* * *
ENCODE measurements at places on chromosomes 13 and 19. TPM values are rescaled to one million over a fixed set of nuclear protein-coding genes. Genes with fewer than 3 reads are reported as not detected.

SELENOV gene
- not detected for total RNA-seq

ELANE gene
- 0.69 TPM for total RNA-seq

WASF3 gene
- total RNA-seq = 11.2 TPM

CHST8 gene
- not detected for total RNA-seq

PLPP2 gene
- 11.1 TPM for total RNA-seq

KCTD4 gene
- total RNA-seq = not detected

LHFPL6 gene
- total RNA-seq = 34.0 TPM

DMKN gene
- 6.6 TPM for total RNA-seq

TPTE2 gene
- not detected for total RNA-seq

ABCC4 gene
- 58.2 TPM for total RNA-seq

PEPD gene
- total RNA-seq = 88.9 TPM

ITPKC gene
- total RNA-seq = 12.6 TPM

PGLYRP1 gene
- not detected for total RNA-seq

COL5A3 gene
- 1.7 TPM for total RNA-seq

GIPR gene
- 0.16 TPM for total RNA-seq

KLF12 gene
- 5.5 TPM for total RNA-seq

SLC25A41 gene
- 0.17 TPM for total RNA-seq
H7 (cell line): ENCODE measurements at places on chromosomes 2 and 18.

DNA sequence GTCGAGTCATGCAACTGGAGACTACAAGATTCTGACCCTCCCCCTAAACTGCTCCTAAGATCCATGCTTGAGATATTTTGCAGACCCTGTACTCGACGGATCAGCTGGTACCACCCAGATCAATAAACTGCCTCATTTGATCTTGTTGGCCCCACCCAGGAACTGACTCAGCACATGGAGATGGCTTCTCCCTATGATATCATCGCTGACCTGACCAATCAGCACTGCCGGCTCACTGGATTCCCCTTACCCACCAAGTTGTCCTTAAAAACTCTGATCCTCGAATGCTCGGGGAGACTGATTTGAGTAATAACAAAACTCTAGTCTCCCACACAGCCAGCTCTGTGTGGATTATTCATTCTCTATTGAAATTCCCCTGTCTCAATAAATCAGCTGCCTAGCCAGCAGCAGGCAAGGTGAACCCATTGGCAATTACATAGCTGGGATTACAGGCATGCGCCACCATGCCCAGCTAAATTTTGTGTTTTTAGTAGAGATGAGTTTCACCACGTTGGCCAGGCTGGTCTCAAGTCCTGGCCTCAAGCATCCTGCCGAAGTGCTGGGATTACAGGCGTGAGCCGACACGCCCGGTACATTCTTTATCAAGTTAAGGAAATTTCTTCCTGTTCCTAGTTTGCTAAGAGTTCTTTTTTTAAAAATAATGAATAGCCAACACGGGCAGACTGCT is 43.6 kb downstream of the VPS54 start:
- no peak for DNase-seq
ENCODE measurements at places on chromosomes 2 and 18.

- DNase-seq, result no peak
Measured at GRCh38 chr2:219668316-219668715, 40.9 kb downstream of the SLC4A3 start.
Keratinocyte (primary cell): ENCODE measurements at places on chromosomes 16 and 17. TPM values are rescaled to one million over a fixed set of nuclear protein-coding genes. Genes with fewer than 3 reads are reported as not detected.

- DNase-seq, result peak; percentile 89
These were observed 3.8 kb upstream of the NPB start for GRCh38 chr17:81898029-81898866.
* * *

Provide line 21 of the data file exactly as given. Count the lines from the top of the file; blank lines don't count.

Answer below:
- 58.2 TPM for total RNA-seq